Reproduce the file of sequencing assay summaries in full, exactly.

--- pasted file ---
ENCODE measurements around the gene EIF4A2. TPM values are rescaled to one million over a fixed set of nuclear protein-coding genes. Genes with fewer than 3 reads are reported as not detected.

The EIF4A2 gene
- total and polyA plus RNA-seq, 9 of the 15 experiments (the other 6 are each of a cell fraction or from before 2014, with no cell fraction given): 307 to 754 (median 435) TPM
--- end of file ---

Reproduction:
ENCODE measurements around the gene EIF4A2. TPM values are rescaled to one million over a fixed set of nuclear protein-coding genes. Genes with fewer than 3 reads are reported as not detected.

The EIF4A2 gene
- total and polyA plus RNA-seq, 9 of the 15 experiments (the other 6 are each of a cell fraction or from before 2014, with no cell fraction given): 307 to 754 (median 435) TPM